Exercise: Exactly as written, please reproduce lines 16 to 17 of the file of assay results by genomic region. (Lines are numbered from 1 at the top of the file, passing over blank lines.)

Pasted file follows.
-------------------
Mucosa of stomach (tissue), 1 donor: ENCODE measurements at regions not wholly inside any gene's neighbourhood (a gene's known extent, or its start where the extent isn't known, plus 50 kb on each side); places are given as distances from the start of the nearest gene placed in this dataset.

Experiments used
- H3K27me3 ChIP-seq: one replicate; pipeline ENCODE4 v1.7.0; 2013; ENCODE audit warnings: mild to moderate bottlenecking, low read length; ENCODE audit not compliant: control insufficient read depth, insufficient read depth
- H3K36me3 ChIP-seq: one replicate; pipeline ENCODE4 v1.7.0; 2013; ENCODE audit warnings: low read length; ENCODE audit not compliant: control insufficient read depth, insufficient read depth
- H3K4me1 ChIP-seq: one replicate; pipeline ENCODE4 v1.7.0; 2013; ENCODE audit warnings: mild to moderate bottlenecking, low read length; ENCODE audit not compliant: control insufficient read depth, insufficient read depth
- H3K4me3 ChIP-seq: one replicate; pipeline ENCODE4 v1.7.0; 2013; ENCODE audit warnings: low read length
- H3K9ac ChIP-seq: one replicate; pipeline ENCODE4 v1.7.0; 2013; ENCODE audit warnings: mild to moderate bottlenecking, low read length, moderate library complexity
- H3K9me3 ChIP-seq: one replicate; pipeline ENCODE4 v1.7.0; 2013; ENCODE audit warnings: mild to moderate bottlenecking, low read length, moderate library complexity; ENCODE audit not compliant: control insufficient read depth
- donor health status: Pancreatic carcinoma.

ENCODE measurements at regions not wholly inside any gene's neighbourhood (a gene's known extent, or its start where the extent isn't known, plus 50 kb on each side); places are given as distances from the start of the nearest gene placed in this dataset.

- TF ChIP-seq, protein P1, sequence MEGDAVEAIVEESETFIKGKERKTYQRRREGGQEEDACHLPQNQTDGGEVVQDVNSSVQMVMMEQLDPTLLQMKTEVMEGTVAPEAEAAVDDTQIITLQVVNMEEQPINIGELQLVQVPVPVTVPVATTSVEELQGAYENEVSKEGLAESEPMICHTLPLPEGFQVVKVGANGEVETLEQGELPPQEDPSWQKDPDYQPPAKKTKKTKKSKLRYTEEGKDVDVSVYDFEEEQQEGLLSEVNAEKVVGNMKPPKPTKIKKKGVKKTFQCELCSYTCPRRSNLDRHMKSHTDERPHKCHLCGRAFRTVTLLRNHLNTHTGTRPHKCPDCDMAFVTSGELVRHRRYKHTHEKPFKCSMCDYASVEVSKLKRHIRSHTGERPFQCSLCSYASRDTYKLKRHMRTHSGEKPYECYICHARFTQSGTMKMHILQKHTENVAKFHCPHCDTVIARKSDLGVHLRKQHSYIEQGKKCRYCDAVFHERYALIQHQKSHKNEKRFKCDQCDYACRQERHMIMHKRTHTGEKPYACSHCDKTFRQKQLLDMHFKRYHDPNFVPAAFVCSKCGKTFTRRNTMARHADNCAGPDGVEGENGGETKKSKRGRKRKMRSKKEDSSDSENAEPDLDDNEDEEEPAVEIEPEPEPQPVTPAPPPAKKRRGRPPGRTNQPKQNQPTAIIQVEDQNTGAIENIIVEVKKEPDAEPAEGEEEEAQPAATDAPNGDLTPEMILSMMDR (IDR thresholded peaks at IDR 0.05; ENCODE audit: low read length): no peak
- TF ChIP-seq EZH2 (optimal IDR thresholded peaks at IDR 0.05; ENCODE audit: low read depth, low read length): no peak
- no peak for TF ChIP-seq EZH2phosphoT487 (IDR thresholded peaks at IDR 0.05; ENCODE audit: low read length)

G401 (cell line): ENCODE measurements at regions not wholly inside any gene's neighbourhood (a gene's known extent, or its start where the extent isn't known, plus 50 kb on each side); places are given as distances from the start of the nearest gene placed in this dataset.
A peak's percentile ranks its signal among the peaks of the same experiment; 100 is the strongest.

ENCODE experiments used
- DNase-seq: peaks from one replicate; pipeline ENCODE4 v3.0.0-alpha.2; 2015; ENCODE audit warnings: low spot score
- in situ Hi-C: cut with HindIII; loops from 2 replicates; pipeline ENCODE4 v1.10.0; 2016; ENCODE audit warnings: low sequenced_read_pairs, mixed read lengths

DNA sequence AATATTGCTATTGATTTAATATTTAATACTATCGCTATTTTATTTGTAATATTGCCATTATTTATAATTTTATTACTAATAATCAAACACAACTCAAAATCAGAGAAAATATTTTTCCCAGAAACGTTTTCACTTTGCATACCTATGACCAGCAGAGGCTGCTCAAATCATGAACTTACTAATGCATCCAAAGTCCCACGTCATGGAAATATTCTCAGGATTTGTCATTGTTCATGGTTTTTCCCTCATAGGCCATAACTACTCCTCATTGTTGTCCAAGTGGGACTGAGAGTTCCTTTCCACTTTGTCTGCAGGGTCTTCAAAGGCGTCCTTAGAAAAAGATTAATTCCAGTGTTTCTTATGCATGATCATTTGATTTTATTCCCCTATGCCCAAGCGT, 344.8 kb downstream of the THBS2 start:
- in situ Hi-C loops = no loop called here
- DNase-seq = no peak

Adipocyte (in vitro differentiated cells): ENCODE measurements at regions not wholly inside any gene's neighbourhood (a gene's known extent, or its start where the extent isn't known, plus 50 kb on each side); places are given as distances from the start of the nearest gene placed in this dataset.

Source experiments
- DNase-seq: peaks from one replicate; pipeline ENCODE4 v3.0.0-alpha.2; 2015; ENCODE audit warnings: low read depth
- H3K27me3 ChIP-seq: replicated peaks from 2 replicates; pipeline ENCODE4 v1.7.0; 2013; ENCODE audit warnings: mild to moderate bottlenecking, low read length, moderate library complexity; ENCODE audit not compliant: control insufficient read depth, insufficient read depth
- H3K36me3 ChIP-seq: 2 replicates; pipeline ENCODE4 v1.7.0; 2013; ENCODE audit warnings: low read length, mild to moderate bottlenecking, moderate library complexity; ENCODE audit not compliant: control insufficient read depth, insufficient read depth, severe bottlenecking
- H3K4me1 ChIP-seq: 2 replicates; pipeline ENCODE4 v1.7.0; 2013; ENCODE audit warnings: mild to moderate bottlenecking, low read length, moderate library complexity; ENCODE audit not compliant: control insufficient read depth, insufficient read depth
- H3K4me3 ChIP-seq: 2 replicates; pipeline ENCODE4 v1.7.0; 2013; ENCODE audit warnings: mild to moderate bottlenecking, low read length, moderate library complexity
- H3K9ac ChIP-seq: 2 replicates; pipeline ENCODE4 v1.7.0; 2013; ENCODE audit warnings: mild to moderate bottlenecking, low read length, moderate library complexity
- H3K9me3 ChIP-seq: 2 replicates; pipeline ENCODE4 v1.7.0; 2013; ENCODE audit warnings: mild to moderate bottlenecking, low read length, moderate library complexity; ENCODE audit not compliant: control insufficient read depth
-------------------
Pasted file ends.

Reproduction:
ENCODE experiments used
- DNase-seq: peaks from one replicate; pipeline ENCODE4 v3.0.0-alpha.2; 2015; ENCODE audit warnings: low spot score